As a small boy growing up in the federal housing projects in Brooklyn, one of the things our family looked forward to most was the annual purchase of a Christmas tree. Our dad was a master at waiting until the very last minute on Christmas Eve to make “the buy.” Then, with the skill of a gypsy, he would wheel and deal until he got the very best price on a six-foot tall tree with only one bare spot on it, which, of course would always be positioned to the rear, facing the corner. If you couldn’t see it, it didn’t exist. That was Dad’s motto.
As a married man, I picked up the gauntlet and followed in the footsteps of my father, forever in search of the “impossible dream” of more tree for less money. Granted, I no longer waited until the final day before Christmas to buy the tree, especially after my two children were born. However, it was not uncommon for us to travel to half a dozen nearby towns, searching for The Tree. Through it all, there was one constant: It had to be a real tree. No ersatz Christmas bush would do. No sir! If there wasn’t any sap in the trunk of our car, we hadn’t gotten our tree yet.
It might be a stretch to say that it was my Christmas tree obsession that led to the demise of my first marriage, but it surely was a contributing factor. Did I learn my lesson? Noooooo! After my divorce and subsequent remarriage, the same pattern was repeated, only now there was a new supporting cast of “enablers.” However, the price of gasoline was becoming an impediment to my obsession. No longer could I drag my new wife and her two children to town after town, burning up gallon upon gallon of cheap fuel. It just wasn’t financially feasible. So, slowly but surely, we began to relax the standards. First, our height requirement dropped: from right up to the ceiling to just above the window. Then, the permissable number of bare spots increased from one to as many as three— as long as they were hidden in the rear.
Fast forward to 1999. We were now without children at home, and on our inaugural Christmas in North Carolina, we did the unthinkable. Yes, friends and neighbors, we purchased (I shudder to say the words) our first artificial Christmas tree. After years and years of fighting the good fight, we had finally succumbed to the pressure of conformity. After all, everyone else had one, so why shouldn’t we? To be fair, it was a big fellow, about nine feet tall, and it dominated our living room—for four Christmases. Then, we moved to a smaller house with lower ceilings, and we ditched the artificial tree in favor of a real one—at least for a couple of years. But with fewer and fewer guests showing up to see it, we again returned to the world of artificiality. Then, last year, we went without a tree completely.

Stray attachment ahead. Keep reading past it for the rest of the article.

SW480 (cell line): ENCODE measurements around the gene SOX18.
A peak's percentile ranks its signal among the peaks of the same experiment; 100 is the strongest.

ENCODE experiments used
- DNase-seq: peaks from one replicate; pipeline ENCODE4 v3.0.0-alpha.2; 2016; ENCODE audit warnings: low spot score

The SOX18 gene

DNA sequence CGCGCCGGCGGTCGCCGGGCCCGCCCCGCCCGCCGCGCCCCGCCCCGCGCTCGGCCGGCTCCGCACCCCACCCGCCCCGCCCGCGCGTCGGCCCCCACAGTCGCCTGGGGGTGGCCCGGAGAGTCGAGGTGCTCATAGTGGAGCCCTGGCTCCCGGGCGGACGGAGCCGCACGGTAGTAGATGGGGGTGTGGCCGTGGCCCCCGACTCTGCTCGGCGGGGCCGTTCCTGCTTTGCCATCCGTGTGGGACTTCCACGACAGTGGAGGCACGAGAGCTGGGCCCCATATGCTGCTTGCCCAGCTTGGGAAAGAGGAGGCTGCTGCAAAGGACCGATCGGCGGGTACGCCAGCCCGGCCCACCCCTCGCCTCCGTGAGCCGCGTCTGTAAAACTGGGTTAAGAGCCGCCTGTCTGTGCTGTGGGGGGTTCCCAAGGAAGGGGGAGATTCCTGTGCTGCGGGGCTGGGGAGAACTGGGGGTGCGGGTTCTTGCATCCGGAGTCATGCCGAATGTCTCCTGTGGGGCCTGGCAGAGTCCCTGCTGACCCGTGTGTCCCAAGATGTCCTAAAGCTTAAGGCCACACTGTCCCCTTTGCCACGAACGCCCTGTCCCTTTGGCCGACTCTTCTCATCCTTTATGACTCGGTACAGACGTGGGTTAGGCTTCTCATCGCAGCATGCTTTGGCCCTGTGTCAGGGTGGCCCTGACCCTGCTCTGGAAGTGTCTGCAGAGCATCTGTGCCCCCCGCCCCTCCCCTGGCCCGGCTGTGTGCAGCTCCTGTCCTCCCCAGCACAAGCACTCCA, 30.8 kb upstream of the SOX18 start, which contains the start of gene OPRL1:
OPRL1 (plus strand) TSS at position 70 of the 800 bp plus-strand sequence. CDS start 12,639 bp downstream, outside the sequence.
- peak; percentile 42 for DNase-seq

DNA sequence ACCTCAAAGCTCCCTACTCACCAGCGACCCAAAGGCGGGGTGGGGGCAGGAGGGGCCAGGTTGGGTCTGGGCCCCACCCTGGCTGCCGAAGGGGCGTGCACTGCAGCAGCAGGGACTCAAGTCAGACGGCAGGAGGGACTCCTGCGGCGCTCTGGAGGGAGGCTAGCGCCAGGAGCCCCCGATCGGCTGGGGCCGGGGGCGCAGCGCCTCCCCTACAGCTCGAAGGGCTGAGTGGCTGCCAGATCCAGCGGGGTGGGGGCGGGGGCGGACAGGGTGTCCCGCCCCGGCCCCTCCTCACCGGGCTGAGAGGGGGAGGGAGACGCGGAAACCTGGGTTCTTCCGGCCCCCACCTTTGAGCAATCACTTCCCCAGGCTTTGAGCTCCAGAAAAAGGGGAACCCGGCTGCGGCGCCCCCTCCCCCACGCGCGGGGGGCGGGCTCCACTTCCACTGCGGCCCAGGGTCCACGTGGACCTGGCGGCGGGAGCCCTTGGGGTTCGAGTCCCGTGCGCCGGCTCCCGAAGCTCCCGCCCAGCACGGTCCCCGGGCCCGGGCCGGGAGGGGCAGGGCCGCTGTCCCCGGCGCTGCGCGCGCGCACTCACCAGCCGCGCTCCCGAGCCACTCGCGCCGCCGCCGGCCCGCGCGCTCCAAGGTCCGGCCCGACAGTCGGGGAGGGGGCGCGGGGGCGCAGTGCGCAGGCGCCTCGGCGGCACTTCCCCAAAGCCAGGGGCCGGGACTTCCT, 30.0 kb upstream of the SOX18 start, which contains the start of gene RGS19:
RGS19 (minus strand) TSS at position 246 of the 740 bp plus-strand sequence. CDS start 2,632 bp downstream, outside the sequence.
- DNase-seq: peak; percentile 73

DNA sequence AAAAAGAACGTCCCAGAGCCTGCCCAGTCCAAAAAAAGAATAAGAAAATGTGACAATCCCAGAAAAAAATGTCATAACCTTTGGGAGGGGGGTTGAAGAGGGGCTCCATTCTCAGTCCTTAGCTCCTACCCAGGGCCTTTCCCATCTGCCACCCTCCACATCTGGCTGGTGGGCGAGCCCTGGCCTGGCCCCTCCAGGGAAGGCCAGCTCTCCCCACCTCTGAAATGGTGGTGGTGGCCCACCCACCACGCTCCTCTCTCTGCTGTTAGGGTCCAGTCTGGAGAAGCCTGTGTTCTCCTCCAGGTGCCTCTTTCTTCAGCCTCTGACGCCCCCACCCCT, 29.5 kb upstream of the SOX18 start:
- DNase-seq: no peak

So, where does that leave us? Well, I’ll tell you. Or can you guess? Hint: It involves the Internet. Yep, this year we bought our tree online. And it wasn’t that easy, either. Most of the cheapos were sold out already when I began my search, but not to worry. We have a high speed Internet connection. So, after surfing the Net for what seemed like an eternity, I finally found a nice little five-footer at Lowes—and I didn’t have to take a mortgage on my house to buy it. I still haven’t seen it in the flesh yet, however, because I wasn’t the one who went to pick it up. I left that little task in the capable hands of my wife. Big mistake.
She had been gone less than a half hour when my cell phone rang. “If you think I’m buying that ‘twig,’ you’re crazy,” she said (or words to that effect). Nuts! Now what? “Okay, then,” I said, “get whichever one you like.” So she got a bigger—and, no doubt, better—one, and brought it home. It presently resides within its box in our basement, where it menaces me and dares me to “Go ahead, put me up!” And I will, too—when I’m good and ready. After all, there’s no rush. It’s already got lights on it, and we’ve agreed not to overload it with ornaments (just the special ones). Heck, Christmas is more than a week away and there’s plenty of time for me to erect the little beauty. Maybe I’ll even wait until Christmas Eve. Dad would be proud.
Oh, how the mighty have fallen.
NOTE: There will be no blog post for the next two weeks, because my family and I will be enjoying the holiday to the max. I can’t wait to spend Christmas with our family, and especially with our wonderful two-year-old granddaughter. So, from our family to yours, Merry Christmas and a healthy and happy New Year! See you in 2017.